Microenvironment and Tumor Niches

The theory of stem cells is based on the existence of some highly tumorigenic cells with the properties of normal stem cells, i.e. capable of self-renewal and giving birth (by asymmetric division) to cancer cells.

This idea of stem cells is of therapeutic interest. If the tumour cells are targeted the tumour will regress effectively, but the stem cells will not be affected because they are generally very chemo- or radio-resistant and we will inevitably be faced with a relapse. Targeting cancer stem cells makes it possible to prevent metastases and, above all, limit tumour growth.

The projects concentrating on this theme aim to isolate these cancer stem cells from a certain number of tumours, try to characterise them (one of the great difficulties at the moment is effectively that it is not known exactly what they are), to identify markers and abnormal channels, and then try to use targeted therapies on these abnormal channels.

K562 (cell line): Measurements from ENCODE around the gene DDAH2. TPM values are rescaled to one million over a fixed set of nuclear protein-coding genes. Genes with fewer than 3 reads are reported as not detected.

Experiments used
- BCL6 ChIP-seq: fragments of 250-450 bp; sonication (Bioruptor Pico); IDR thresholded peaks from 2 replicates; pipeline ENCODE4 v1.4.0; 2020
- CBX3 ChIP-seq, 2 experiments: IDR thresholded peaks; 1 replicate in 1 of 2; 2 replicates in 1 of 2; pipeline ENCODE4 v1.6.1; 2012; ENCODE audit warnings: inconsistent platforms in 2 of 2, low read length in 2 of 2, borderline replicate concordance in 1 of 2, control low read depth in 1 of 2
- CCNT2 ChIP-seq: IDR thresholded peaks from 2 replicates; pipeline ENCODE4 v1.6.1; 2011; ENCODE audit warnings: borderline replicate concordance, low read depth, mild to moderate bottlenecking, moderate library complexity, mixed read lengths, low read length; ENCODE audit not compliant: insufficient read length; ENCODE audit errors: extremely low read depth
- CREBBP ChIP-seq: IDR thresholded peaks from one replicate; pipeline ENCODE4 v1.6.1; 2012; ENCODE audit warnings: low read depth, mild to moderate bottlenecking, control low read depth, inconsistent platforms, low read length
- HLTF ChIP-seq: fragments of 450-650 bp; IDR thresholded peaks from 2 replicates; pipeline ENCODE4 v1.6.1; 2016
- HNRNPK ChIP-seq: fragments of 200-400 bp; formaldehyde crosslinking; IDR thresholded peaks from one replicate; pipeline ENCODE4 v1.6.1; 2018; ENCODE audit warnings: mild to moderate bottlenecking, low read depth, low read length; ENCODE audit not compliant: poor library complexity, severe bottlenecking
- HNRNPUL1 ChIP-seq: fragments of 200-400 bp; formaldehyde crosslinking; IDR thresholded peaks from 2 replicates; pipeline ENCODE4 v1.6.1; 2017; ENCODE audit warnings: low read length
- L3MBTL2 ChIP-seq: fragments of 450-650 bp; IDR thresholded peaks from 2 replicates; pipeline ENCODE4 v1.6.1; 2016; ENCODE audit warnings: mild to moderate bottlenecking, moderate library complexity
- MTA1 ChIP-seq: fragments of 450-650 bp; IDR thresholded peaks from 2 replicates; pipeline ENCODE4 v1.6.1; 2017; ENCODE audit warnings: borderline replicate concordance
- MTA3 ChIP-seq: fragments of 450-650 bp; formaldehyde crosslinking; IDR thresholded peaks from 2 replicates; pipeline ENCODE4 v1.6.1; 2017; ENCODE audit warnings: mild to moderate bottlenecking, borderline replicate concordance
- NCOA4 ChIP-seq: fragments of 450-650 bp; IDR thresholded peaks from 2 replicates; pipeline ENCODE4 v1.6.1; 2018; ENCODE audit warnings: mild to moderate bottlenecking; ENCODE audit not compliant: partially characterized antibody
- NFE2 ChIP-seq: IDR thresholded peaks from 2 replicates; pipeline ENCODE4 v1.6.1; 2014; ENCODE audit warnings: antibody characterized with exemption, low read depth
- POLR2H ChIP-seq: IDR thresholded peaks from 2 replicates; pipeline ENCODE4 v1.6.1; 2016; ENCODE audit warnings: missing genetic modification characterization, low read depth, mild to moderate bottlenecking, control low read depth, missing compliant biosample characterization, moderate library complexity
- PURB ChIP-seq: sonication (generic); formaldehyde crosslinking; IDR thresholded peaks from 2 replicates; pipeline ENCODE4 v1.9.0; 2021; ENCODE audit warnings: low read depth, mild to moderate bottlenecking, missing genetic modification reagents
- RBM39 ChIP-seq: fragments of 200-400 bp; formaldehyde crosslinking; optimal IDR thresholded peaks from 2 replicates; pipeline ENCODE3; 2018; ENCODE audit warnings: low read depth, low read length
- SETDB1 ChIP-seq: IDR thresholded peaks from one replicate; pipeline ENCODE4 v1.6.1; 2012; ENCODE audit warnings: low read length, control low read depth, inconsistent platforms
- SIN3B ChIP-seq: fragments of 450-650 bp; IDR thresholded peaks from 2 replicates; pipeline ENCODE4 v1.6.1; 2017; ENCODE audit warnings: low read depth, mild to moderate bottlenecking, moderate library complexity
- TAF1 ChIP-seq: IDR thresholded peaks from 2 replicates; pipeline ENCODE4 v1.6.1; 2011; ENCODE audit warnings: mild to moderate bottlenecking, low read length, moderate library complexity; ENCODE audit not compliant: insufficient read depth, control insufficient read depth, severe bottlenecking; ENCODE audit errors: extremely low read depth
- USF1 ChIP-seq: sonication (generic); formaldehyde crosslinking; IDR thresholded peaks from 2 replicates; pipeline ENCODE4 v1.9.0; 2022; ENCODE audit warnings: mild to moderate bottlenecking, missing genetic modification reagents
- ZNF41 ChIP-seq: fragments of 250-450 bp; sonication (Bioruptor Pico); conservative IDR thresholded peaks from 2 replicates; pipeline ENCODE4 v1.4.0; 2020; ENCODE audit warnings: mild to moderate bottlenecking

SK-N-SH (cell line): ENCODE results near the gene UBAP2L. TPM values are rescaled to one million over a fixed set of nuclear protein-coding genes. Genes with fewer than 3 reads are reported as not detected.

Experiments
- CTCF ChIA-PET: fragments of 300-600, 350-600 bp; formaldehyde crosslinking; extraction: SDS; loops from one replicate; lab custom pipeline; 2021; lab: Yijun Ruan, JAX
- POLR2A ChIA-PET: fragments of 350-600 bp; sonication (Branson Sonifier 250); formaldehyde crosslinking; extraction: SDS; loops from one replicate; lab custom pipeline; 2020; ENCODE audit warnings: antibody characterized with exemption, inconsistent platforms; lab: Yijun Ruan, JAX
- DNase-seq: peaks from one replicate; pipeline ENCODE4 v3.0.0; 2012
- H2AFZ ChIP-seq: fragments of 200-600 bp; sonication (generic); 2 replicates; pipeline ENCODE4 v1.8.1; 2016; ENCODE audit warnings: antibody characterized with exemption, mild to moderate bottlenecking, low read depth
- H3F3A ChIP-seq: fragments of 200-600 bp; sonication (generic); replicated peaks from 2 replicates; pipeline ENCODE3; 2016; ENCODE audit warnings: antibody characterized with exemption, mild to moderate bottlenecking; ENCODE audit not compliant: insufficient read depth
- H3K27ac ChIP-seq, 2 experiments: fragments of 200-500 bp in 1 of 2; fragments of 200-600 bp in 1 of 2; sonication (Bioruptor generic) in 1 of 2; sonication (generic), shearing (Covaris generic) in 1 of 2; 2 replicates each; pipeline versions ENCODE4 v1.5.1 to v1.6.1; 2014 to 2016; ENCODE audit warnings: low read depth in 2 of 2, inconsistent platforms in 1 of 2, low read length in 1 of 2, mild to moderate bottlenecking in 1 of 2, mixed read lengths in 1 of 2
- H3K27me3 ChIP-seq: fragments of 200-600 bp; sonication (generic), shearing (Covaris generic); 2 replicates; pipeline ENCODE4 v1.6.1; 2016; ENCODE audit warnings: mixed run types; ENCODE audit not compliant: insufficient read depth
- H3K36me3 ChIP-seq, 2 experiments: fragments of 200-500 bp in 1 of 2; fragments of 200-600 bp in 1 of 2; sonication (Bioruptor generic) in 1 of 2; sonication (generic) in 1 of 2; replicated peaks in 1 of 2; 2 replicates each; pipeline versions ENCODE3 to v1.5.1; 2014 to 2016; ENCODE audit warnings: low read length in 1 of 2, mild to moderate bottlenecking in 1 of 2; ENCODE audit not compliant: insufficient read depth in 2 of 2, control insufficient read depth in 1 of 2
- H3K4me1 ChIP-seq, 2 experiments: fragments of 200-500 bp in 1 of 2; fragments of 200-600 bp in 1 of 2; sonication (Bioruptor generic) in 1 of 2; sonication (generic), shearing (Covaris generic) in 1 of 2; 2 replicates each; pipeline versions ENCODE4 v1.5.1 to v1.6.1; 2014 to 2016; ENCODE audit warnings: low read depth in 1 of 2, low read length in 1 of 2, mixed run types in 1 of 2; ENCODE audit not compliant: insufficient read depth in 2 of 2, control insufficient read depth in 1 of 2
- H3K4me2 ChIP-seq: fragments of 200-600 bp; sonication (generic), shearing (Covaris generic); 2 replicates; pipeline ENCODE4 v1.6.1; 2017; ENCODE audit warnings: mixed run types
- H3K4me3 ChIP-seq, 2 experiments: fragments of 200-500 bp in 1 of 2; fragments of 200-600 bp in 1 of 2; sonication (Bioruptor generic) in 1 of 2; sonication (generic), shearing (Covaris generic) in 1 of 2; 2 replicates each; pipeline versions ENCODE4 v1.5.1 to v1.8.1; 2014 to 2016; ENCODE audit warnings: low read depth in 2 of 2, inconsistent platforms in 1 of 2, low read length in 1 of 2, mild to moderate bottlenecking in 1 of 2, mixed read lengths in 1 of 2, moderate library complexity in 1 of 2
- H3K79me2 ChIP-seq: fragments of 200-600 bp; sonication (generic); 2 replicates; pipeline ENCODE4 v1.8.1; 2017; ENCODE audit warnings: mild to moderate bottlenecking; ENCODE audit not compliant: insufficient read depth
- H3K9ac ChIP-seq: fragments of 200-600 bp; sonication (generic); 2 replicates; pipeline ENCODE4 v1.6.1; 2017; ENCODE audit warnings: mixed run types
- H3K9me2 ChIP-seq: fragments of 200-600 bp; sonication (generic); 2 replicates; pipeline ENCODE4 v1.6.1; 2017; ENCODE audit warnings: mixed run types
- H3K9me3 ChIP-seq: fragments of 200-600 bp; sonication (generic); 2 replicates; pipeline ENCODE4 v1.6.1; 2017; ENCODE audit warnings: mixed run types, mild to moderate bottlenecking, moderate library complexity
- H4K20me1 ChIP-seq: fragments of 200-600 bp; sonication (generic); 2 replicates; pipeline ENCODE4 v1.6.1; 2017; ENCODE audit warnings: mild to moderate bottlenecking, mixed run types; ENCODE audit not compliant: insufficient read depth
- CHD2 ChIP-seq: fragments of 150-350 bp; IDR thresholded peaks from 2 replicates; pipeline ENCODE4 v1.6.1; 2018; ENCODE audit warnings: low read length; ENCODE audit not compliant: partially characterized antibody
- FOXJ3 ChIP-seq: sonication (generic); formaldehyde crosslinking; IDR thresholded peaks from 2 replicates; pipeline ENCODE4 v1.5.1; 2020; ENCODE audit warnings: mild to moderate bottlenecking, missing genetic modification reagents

One of the great assets of the Grand Ouest is that of the example of gliomas; obtaining cancer stem cells from isolated tumours in a known process. Furthermore there are some excellent technical support centres that enable these to be characterised. Another specific characteristic lies in the ability of certain teams to study the role of the stem cells in the immune system, just as these teams are able to do for mesenchymal stem cells.

Other teams are working on apoptosis and finally others have wide experience in the study of tumour niches. As a result of all this expertise, one may hope that it will be possible to identify the markers for abnormal channels and thus develop therapeutic strategies and clinical trials.